Matchett G, Gasanova I, Riccio CA, Nasir D, Sunna MC, Bravenec BJ, Azizad O, Farrell B, Minhajuddin A, Stewart JW, Liang LW, Moon TS, Fox PE, Ebeling CG, Smith MN, Trousdale D, Ogunnaike BO; EvK Clinical Trial Collaborators. Etomidate versus ketamine for emergency endotracheal intubation: a randomized clinical trial. Intensive Care Med. 2022;48(1):78-91.
Berti M, Baciarello M, Troglio R, Fanelli G. Clinical uses of low-dose ketamine in patients undergoing surgery. Curr Drug Targets. 2009;10(8):707-15.
Gundüz M, Sakalli S, Gunes Y, Kesiktas E, Ozcengiz D, Isik G. Comparison of effects of ketamine, ketamine-dexmedetomidine and ketamine-midazolam on dressing changes of burn patients. J Anaesthesiol Clin Pharmacol. 2011;27(2):220-4.
Devlin JW, Skrobik Y, Gélinas C, Needham DM, Slooter AJ, Pandharipande PP, et al. Clinical Practice Guidelines for the Prevention and Management of Pain, Agitation/Sedation, Delirium, Immobility, and Sleep Disruption in Adult Patients in the ICU. Crit Care Med. 2018;46(9):e825-e73.
Cole JB, Moore JC, Nystrom PC, Orozco BS, Stellpflug SJ, Kornas RL, et al. A prospective study of ketamine versus haloperidol for severe prehospital agitation. Clin Toxicol (Phila). 2016;54(7):556-62.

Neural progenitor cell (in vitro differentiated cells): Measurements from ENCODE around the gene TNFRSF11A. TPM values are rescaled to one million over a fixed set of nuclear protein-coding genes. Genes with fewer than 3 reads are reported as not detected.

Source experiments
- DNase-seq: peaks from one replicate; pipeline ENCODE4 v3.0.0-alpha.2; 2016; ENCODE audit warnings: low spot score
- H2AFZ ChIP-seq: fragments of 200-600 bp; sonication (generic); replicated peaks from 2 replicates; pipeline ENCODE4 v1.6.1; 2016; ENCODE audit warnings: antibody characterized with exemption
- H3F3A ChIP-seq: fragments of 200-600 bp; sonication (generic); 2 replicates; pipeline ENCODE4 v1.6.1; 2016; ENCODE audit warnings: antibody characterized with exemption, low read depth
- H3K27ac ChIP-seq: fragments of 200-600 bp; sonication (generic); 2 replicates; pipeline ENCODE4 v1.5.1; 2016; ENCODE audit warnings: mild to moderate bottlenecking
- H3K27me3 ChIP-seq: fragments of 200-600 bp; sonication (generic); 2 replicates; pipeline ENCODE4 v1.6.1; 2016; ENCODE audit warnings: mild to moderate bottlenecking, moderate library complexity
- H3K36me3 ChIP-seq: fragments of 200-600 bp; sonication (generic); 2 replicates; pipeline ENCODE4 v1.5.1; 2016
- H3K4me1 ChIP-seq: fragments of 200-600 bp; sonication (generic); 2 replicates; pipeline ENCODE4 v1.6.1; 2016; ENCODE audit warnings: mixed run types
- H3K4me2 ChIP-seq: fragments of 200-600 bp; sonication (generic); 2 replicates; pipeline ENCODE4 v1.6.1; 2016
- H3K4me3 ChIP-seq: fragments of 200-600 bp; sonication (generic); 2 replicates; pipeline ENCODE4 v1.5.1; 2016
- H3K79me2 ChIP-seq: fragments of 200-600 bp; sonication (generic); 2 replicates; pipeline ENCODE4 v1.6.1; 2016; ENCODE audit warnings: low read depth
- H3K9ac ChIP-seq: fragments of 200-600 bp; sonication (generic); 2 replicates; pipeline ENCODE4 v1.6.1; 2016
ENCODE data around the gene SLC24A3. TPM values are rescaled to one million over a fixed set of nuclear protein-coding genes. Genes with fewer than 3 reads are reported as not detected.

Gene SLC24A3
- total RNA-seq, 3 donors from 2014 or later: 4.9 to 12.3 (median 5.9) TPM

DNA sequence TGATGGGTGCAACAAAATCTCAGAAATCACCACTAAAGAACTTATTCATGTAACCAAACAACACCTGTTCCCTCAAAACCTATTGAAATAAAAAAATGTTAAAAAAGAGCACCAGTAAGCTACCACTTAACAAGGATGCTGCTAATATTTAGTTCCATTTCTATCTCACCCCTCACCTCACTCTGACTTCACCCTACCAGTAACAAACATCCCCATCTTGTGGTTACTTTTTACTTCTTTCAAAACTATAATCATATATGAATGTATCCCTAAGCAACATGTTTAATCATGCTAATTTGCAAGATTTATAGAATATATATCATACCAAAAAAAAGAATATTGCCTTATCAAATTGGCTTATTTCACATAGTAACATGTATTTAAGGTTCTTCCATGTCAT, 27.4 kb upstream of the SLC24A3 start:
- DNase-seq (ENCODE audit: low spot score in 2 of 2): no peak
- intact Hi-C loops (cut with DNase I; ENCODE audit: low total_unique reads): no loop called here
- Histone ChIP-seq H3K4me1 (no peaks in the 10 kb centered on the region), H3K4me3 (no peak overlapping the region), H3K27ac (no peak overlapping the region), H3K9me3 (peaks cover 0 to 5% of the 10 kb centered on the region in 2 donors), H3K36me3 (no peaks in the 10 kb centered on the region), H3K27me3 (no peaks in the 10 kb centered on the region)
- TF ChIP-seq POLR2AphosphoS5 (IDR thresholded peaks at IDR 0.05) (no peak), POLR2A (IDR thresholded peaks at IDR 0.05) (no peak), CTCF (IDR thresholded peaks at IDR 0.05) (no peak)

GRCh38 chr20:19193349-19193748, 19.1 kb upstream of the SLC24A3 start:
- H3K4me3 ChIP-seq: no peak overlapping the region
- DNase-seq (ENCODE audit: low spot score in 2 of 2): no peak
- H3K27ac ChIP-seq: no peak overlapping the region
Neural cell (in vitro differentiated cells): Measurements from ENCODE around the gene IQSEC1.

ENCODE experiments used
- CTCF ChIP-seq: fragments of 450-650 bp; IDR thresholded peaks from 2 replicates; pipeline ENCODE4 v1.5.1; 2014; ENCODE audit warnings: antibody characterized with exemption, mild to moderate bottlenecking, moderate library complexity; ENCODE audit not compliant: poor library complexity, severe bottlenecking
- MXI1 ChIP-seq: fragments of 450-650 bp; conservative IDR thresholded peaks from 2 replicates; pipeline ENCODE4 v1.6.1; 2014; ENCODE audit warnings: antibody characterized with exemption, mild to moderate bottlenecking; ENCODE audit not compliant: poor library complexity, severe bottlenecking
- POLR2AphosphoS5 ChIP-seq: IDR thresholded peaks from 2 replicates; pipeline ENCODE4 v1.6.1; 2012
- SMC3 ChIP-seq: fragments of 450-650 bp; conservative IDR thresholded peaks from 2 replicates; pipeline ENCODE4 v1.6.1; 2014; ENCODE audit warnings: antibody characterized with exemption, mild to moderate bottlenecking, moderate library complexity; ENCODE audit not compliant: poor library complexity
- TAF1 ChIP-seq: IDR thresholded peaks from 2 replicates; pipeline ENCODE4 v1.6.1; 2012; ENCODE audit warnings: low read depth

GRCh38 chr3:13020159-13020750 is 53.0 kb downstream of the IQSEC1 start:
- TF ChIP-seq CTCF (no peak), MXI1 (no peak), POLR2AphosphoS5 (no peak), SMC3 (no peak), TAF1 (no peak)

Perbet S, Verdonk F, Godet T, Jabaudon M, Chartier C, Cayot S, et al. Low doses of ketamine reduce delirium but not opiate consumption in mechanically ventilated and sedated ICU patients: a randomised doubleblind control trial. Anaesth Crit Care Pain Med. 2018;37(6):589-95.
Pruskowski KA, Harbourt K, Pajoumand M, Chui SJ, Reynolds HN. Impact of ketamine use on adjunctive analgesic and sedative medications in critically ill trauma patients. Pharmacotherapy. 2017;37(12):1537-44.
Green SM, Andolfatto G, Krauss BS. Ketofol for procedural sedation revisited: pro and con. Ann Emerg Med. 2015;65(5):489-91.
Leatherman J. Mechanical ventilation for severe asthma. Chest. 2015;147(6):1671-80.